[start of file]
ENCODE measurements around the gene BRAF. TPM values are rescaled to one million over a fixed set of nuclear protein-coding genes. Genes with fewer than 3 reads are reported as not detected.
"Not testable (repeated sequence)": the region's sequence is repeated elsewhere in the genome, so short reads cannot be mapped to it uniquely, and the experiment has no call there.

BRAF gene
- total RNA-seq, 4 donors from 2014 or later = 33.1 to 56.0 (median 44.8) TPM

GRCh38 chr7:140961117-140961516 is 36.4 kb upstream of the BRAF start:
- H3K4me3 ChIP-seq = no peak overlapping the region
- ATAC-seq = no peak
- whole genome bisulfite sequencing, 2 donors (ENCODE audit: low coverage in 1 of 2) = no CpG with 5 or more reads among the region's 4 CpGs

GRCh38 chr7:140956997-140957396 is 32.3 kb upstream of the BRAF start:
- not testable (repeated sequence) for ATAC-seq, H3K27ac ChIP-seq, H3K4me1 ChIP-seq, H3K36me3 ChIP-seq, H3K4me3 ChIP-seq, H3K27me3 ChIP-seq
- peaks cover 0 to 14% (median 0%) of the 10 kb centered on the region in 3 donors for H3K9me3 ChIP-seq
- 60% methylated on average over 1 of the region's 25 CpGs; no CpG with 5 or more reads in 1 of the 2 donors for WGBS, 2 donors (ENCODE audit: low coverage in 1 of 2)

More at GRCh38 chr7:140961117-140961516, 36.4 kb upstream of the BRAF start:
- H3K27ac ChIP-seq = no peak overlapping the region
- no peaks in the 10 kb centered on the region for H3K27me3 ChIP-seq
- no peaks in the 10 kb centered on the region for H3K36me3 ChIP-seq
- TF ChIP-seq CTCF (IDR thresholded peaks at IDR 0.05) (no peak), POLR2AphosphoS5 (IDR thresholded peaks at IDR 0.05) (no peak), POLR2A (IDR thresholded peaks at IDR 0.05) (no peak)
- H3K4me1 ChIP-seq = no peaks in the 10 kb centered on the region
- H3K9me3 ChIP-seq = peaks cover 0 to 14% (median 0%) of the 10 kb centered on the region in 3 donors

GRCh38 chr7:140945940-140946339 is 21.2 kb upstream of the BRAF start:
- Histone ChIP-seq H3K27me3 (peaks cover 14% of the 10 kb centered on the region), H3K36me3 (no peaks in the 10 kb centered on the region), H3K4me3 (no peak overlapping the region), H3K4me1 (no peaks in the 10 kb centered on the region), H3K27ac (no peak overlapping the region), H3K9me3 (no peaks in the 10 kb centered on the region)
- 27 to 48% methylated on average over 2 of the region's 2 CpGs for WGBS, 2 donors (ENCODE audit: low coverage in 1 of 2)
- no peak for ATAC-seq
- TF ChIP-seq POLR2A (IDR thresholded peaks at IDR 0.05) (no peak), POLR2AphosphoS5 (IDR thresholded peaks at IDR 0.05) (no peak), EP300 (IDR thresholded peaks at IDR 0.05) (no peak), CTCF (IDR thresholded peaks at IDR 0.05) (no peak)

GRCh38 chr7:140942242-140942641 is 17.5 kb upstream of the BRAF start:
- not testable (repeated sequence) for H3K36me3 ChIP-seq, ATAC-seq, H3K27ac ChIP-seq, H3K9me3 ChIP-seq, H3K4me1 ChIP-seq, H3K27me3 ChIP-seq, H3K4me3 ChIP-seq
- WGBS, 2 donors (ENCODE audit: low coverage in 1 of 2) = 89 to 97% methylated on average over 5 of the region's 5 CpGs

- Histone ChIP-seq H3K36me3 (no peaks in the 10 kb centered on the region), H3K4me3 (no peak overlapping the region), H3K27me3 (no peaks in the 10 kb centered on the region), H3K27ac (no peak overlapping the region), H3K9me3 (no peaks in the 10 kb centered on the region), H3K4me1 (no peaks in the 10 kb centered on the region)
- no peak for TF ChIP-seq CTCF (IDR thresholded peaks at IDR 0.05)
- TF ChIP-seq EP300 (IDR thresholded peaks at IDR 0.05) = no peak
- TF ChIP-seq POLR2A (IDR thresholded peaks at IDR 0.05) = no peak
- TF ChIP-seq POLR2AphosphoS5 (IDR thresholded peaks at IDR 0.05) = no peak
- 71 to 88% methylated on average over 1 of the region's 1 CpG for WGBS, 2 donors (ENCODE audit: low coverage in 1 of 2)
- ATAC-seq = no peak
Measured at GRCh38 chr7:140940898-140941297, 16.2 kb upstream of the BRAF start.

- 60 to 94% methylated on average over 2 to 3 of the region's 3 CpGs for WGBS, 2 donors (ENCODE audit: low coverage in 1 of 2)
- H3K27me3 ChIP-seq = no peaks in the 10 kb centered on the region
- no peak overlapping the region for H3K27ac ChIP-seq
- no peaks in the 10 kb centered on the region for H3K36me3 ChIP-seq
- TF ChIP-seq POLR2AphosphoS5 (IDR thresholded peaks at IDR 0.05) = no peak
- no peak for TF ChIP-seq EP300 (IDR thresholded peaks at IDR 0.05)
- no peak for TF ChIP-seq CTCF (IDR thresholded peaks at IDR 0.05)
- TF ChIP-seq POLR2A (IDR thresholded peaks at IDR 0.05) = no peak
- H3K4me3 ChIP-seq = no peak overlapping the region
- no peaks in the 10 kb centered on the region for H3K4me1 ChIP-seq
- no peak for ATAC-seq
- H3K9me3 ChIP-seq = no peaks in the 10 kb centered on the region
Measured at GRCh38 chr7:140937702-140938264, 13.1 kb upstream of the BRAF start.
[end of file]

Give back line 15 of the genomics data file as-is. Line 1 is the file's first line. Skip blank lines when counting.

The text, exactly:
- no peaks in the 10 kb centered on the region for H3K27me3 ChIP-seq